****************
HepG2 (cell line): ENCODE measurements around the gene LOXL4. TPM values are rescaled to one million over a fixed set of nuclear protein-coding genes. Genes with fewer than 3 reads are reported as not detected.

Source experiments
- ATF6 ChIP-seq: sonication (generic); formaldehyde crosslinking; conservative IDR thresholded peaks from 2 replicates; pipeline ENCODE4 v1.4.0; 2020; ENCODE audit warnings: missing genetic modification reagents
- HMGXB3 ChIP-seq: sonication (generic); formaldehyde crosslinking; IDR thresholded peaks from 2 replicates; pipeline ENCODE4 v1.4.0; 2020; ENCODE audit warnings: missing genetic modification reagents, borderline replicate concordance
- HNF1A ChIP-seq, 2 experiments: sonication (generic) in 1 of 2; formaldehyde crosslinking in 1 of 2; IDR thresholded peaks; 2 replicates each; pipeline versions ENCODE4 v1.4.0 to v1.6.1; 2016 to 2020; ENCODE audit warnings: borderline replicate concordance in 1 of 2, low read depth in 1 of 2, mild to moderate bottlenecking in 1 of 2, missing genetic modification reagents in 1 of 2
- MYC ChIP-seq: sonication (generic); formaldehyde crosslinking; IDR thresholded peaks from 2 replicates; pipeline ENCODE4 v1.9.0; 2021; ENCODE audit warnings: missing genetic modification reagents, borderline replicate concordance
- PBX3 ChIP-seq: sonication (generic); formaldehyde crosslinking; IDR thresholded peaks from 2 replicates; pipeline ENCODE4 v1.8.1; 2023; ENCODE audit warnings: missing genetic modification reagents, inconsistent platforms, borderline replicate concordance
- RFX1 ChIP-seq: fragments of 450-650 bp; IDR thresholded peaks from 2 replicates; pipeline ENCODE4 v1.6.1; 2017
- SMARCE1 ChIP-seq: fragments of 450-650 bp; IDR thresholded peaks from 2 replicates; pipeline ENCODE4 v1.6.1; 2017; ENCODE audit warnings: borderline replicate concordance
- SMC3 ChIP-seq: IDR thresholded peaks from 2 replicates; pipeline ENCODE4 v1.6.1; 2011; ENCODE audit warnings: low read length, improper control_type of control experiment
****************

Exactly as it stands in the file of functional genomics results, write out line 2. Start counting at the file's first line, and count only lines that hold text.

Source experiments